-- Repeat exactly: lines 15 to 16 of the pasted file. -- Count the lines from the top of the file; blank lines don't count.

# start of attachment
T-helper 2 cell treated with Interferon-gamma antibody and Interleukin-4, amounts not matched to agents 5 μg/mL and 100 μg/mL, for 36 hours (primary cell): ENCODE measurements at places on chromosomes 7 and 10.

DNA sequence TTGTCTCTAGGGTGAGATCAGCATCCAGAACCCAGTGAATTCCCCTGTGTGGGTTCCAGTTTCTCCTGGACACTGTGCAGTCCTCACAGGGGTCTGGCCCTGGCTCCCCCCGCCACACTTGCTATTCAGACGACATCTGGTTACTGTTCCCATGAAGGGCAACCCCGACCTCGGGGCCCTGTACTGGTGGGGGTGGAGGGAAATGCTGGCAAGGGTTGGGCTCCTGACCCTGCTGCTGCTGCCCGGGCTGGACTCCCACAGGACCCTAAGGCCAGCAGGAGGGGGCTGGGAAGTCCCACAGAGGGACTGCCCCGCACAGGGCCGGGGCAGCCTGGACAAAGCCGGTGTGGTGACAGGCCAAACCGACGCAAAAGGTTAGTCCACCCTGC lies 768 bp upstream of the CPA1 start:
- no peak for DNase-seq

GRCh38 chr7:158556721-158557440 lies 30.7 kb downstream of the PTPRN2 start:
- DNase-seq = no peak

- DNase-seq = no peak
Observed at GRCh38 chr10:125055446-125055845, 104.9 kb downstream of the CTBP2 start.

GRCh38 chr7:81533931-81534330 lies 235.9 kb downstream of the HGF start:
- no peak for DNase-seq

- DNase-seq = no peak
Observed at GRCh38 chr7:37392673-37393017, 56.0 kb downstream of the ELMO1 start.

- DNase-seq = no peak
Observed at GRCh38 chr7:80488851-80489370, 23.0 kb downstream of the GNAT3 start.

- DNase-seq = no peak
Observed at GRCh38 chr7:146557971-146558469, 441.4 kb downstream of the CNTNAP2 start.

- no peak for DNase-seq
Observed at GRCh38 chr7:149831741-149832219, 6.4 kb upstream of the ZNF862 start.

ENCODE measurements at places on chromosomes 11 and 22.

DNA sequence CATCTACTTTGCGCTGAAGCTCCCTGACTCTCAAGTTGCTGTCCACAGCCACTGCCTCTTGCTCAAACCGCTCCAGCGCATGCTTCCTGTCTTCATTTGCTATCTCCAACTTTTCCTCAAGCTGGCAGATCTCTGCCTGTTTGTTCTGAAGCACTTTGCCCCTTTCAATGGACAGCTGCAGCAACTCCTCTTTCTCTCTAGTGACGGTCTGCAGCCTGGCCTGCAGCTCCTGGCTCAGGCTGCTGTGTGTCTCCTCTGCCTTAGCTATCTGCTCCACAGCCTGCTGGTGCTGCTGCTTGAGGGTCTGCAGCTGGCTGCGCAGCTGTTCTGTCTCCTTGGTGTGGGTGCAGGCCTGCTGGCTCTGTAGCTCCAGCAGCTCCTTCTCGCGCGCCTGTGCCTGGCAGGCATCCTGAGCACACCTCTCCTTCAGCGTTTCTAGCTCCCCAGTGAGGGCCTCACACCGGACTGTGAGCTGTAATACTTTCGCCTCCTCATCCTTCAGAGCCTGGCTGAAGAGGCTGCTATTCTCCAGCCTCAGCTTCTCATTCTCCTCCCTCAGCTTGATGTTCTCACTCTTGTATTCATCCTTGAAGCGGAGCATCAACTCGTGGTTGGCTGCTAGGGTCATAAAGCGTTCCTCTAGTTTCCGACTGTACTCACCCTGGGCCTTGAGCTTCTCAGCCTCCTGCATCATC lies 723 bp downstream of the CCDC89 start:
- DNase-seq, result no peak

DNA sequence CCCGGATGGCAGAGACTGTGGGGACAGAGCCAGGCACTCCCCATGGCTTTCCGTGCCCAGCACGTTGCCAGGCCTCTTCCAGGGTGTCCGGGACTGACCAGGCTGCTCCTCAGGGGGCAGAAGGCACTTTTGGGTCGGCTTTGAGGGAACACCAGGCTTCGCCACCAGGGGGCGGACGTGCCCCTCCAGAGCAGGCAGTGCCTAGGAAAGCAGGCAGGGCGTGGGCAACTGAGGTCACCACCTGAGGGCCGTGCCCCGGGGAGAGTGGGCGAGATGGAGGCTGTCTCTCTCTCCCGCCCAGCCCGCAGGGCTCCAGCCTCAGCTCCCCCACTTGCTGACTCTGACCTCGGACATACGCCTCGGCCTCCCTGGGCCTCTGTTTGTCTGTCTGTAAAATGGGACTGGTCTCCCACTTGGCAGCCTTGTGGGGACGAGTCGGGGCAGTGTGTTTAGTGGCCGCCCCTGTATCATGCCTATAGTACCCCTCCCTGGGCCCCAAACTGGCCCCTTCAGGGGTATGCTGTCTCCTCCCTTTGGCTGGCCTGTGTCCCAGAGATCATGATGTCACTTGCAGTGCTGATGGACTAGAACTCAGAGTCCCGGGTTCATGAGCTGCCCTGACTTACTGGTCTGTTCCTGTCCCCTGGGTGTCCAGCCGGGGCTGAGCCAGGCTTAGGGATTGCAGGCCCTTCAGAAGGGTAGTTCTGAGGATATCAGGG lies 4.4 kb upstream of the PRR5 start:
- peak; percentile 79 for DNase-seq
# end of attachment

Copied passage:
Observed at GRCh38 chr7:146557971-146558469, 441.4 kb downstream of the CNTNAP2 start.

- no peak for DNase-seq